For democracy to function effectively, diverse voices must be heard. Yet according to the Fawcett Society, some 8m women may not vote at this election. Imagine how things could be shaken up if they did. If we allow men to continue to dominate at the ballot box and in the debating chamber — 71% of MPs in the last parliament were men — it’s only natural that what matters most to men will still be prioritised.

It’s a message I heard loud and clear growing up. My late mother was a renowned feminist activist and champion of women in politics, who stood for parliament herself. “Noreena,” she’d tell me, when I was eight or nine, after I’d reported witnessing a kid being bullied at school or come to her in tears after watching a story about famine in Africa, “speak up for what you believe in. If you don’t, who will?”

Now, to be clear, I don’t believe that certain issues inherently matter more to women, that health and education are de facto female issues, while the more muscular concerns of the economy, taxation and our relationship with the EU are intrinsically male. I happen to care a lot about these, and am still surprised when people assume that the economics professor on the credit card must be my husband. But everyone is different. And women are no more different than men. How much you earn, your age, whether you have children, aged parents, are married, your ethnicity — these will all affect what matters most to you and who you vote for.

Yet if we think about women in the aggregate — the average Jane, so to speak — the reality is that her life is very different to the life of the average Joe. Bluntly speaking, women are less likely to be promoted and more likely to be paid less, to bear the brunt of caring responsibilities, whether for children or elderly parents, and be the greater victims of domestic abuse. This means that if it’s not only your own back you want to watch, but also those of your “sisters”, what each party has to say on these issues really matters.

Most parties, of course, acknowledge that targeting the female vote can pay off. So combing through this batch of election manifestos, I wasn’t surprised to see overt courting of women.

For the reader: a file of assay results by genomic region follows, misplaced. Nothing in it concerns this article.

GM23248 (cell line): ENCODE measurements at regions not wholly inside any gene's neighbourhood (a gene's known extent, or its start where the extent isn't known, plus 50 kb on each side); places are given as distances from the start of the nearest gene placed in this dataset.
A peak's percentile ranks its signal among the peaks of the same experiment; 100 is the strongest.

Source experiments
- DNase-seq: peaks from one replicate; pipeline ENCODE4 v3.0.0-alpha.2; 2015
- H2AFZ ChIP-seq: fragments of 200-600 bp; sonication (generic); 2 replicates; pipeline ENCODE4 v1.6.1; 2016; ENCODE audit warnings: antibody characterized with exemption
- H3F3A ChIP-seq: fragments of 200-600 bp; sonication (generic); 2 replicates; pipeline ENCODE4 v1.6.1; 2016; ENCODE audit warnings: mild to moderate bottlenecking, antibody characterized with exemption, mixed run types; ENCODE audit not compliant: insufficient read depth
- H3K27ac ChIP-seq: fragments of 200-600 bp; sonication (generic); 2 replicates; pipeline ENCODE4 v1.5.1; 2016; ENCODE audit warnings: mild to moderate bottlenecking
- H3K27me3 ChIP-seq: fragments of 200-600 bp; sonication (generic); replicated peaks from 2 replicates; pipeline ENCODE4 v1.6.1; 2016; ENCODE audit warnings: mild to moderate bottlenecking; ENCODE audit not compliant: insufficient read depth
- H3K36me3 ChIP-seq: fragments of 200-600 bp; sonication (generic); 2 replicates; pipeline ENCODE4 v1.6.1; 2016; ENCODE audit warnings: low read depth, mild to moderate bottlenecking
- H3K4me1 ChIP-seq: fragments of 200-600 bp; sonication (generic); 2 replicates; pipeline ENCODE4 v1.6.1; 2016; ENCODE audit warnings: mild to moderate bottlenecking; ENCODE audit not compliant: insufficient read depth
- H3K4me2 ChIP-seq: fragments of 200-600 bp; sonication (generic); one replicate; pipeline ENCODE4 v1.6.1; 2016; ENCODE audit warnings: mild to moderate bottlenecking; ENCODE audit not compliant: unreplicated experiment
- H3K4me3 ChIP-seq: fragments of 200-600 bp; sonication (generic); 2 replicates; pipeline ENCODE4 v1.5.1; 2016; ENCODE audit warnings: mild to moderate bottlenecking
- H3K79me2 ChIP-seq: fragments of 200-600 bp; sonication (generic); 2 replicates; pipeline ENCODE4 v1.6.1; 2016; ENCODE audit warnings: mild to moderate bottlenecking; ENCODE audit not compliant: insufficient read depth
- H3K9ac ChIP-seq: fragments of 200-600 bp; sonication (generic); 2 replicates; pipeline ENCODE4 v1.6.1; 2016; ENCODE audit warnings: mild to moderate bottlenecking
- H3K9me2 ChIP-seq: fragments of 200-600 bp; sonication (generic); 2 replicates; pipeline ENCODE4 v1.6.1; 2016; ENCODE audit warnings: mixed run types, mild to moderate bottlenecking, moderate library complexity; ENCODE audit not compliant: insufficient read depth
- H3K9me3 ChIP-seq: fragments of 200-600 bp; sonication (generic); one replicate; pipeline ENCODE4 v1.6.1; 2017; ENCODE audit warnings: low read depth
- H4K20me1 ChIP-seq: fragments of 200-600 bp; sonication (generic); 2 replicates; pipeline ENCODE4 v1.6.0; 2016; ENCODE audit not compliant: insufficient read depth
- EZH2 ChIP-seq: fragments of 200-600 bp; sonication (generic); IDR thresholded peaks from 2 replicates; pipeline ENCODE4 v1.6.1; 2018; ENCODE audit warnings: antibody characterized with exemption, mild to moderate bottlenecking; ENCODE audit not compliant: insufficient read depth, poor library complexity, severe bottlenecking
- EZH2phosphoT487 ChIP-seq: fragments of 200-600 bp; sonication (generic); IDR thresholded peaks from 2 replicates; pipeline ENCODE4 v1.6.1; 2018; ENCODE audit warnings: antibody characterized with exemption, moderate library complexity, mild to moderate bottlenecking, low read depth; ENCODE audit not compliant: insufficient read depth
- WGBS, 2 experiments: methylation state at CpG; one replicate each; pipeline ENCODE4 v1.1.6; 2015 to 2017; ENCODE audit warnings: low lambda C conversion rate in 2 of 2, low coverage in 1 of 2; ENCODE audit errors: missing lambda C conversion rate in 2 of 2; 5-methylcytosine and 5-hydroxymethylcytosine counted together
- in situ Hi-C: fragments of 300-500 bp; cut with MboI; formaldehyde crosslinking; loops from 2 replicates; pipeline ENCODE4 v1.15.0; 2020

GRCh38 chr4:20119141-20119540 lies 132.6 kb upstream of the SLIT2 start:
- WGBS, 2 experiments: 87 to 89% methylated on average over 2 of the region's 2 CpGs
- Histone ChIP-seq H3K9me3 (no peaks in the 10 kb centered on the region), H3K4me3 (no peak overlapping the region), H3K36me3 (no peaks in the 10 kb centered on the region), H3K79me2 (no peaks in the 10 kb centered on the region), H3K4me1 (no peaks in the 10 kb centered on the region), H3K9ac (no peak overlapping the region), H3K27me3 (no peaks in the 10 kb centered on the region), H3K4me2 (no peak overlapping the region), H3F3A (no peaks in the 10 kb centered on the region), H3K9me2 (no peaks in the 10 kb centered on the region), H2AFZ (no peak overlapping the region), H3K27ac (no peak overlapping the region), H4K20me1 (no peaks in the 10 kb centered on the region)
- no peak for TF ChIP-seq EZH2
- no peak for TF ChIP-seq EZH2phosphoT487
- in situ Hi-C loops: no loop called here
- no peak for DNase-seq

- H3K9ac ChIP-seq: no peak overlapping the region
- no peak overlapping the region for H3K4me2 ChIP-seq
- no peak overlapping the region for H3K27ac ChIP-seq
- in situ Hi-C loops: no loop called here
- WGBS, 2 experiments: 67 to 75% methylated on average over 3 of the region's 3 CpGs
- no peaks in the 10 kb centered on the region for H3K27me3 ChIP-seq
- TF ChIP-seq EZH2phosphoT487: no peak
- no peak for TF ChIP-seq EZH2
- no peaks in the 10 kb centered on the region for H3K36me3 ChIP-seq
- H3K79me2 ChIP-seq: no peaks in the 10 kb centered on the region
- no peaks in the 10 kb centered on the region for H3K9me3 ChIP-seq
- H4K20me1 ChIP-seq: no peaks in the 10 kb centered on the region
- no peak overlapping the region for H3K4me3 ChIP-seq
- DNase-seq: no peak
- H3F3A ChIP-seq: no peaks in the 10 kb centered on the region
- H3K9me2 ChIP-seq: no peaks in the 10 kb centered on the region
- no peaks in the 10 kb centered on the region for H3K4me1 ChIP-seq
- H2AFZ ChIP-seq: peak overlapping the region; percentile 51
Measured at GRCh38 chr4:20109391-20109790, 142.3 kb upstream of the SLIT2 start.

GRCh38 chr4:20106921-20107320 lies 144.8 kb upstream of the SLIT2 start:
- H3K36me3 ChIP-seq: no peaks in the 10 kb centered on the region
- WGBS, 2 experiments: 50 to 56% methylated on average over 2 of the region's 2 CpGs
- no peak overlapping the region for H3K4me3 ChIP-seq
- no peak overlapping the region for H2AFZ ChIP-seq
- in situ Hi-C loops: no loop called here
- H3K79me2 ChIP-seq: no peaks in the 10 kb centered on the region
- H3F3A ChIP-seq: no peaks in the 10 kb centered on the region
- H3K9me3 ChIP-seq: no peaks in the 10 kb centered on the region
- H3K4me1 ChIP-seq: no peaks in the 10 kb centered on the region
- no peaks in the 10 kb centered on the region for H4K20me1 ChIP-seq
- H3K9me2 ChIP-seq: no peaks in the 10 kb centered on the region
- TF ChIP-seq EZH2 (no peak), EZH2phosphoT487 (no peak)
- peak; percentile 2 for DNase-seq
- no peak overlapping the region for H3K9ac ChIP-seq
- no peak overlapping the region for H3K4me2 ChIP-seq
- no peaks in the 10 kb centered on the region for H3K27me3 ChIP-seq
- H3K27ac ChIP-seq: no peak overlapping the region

The Women’s Equality Party unsurprisingly leads the pack here, given that its female-focused agenda is written on the tin. Flagship policies include universal free childcare, “fully equal” parental leave, big bucks for social care and more protection for women against discrimination at work. It was heartening to read through 31 pages of policies targeted at women, even if I don’t agree with everything it proposes and recognise its chances of cutting through this election are extremely slim (the combination of a snap election, limited resources and bare-bones infrastructure means it is fielding only seven candidates). But their prospectus did make me wonder how much more women could be valued in our society if all parties had the imagination to think this differently and comprehensively.

The offerings from the three mainstream parties were considerably more femme-lite — paragraphs rather than pages. All three promise to provide some additional free childcare. All three promise to encourage some more paternity leave. All three address, in some way or other, the crisis in care. All three promise some progress on the gender pay gap. But there are significant differences when it comes to the how much, when and how.

As for which other women’s issues make the leading triumvirate’s shopping list, the parties diverge. Among the pledges from the Lib Dems are free sanitary products for girls at school. The Lib Dems are also offering more mental-health funding for pregnant women and mothers, and quotas for numbers of women on company boards. Having sat on corporate boards, I think it’s amazing how far we have to go to achieve gender parity. Among the Tories’ pledges is a commitment to ensure the civil service is more gender-balanced; overseas, a promise to lead on education of girls globally and to fight against the modern slave trade. I was at Davos this year when Theresa May shared, in a private session, her commitment to ending modern slavery. This is clearly an issue close to her heart. Labour’s proposals run the gamut from pledges to deliver a cabinet that is at least 50% female — Justin Trudeau made a similar promise in Canada and delivered — to extra money for female pensioners. It also commits to ensure that workers have equal rights from day one, whether part- or full-time — considering a lot of women work part-time, this could disproportionately benefit them.